The American Tap Dance Foundation
The American Tap Dance Foundation is 30 years old and it has consistently produced and presented Tap dance events and Tap dance artists internationally through various educational programs and supported the creation of new work in numerous concert performances large and small this entire time!
What sets the ATDF apart from other studios or organizations is their longevity and their absolute focus on Tap dance. They present numerous programs and events throughout the year including Year-Round Educational Programs for You, Teens and Adult at the American Tap Dance Center including: a Tap Dance Conservatory, a Tap Teacher Training Certificate Program, seasonal Tap Choreography Intensives, Showcases, Master Workshops for Professionals, Reconstruction & Choreography Commission Projects, Rental Space for rehearsals and Tap Talks, Jams & Film Presentations.
In addition, ATDF's Artists in Residence Program supports professional tap dancers recognized for their unique vision and personal style. Artists receive weekly studio space to support their creative process, create new work and mobilize their on-going activities and career.
In the spring (April 12-17, 2016), ATDF presents RHYTHM IN MOTION a week of performances highlighting new choreography created by these artists.
Our flagship program, Tap City (now 15 years old) is an annual festival that gathers tap professionals and students from around the globe, July 9-16, 2016 for numerous classes, residencies, awards, performances, historic tours and outdoor events. Tap City is the vehicle through which the organization achieves its goal of continuing to educate the public and legitimize the art form. The Festival culminates with Tap it Out (July 15 - 6 & 6:30pm), a high energy FREE public event at Foley Square downtown once known as 5 Points, Taps birthplace. 150 students and professionals participate drawing a local public audience. It is performed a cappella and rehearsed in groups midday July 11-15.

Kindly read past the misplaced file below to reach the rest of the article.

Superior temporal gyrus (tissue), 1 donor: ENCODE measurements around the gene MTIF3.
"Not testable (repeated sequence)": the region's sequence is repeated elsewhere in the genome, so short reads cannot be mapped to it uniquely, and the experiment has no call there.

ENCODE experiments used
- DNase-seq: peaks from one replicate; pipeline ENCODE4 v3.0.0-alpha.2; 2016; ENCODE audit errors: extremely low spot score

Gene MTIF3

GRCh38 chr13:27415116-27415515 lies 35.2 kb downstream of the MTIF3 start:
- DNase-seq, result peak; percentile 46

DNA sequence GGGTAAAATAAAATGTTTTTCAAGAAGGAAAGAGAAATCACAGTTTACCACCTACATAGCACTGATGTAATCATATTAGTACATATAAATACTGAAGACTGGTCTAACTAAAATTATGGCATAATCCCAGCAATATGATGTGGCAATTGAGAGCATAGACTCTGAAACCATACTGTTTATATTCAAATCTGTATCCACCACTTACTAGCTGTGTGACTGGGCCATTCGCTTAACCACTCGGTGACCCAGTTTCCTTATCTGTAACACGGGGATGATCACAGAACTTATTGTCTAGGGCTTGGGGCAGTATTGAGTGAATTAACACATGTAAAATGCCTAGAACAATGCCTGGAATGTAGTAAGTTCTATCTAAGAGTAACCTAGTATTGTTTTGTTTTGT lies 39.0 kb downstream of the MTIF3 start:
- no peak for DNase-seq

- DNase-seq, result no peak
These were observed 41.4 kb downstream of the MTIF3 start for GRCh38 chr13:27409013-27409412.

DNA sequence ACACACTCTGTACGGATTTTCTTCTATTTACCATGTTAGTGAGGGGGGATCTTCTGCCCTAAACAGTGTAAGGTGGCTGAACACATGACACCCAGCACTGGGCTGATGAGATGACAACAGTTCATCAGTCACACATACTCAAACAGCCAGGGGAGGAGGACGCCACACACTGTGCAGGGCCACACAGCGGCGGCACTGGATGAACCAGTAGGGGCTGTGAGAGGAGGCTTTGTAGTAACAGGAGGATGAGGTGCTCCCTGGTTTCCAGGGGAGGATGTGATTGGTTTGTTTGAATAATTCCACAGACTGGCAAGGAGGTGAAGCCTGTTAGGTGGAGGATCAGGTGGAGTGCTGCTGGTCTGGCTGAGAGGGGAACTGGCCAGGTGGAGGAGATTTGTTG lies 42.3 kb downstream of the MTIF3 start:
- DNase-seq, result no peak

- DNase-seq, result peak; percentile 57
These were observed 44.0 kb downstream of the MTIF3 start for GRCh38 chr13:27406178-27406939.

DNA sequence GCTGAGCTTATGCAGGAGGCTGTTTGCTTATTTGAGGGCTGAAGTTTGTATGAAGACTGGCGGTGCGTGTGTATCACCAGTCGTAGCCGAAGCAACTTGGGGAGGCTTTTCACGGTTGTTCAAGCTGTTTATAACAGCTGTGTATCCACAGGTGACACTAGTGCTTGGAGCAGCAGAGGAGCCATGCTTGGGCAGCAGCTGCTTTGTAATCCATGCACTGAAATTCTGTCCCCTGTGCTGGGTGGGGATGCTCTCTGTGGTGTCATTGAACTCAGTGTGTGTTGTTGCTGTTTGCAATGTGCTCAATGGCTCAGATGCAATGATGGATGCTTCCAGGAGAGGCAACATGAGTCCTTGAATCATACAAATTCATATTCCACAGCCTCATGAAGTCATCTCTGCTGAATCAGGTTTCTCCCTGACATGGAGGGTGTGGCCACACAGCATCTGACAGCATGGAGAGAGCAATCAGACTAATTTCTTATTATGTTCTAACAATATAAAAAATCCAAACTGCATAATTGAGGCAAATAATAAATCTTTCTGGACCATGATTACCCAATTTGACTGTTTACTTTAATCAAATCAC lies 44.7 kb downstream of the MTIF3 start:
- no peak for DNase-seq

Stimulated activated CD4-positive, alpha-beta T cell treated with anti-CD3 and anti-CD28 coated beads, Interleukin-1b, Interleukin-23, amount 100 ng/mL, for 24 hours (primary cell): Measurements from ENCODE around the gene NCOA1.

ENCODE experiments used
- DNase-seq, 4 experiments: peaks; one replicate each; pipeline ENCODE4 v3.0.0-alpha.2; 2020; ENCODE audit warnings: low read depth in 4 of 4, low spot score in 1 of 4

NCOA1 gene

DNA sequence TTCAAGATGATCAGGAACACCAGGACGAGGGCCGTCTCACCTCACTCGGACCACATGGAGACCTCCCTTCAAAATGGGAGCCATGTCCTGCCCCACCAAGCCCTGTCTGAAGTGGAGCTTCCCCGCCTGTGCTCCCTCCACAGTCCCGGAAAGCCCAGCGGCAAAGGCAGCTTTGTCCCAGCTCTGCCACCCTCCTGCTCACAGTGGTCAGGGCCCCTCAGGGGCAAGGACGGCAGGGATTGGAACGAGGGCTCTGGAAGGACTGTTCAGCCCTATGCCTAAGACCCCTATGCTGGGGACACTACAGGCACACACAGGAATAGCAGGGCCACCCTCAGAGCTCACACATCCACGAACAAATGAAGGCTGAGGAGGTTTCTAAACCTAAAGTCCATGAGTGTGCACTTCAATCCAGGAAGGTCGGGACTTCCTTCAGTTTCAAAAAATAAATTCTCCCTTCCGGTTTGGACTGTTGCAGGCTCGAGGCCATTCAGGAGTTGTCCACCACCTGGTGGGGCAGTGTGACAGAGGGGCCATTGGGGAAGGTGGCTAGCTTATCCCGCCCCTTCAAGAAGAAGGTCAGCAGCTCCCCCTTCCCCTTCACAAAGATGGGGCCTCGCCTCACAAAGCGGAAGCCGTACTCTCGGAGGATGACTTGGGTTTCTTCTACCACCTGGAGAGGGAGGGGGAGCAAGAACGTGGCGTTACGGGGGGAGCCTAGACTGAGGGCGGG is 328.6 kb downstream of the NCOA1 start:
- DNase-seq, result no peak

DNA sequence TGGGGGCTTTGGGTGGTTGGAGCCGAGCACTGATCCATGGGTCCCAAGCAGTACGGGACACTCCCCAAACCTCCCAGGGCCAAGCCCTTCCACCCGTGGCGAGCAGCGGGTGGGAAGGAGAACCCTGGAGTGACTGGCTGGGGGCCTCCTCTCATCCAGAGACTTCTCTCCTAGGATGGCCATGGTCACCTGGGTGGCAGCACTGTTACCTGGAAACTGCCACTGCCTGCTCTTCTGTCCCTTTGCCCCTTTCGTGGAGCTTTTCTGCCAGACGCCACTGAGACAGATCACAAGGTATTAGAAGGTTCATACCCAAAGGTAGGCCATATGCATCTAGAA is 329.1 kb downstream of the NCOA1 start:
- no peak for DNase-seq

This coming July, a new program Tap Treasures, will be introduced expanding audience engagement by providing integrated opportunities for participants to experience Tap’s rich NYC history with tours of locations related to its development. Apollo Theater (July 11), New Amsterdam & Liberty Theaters (July 12), Woodpeckers Tap Dance Center, Village Gate & American Tap Dance Center (July 13). The tours are hosted by iconic Tap figures (Brenda Bufalino, Tommy Tune, Mercedes Ellington, Randy Skinner & Maurice Hines). These “storytellers” share personal history and present historic information through interactive discussions, films and performance. Collaborations with tap historians (Constance Valis Hill & Margaret Morrison) create accurate, compelling content on Tap history in relation to the locations and storytellers that is incorporated into the events.
The ATDF continues to expand and develop its outreach and marketing campaigns for numerous targeted audiences and "customers". The American Tap Dance Center has year-round youth and adult programs with established partnerships with local schools and businesses. It started to produce seasonal Tap Talks/Tap Films events in the studio to attract local audiences and strengthen our own community. The ATDF also started a membership program last year offering discounts on classes & events.
On May 22nd (in celebration of National Tap Dance Day - May 25) the Foundation repeat an annual event, entitled a Tap Attack which is ALSO FREE & open to the public. It will take place at the Evergreens Cemetery in Brooklyn. These public events ensure that a wide cross section of New Yorkers have the opportunity to learn about the ATDF's mission and the Center's activities in a fun & informal manner. The ATDF also carries out a formal marketing campaign via mass emails, website, direct mailings, press, and advertising & has successfully maintained & expanded a very active social & communication network with Facebook, YouTube, Instagram, Flickr and Twitter.
Finally, ATDF offers 65-75 scholarships each year to students in need who cannot afford to take classes as a means to keeping our programs accessible to a diverse socio-economic population.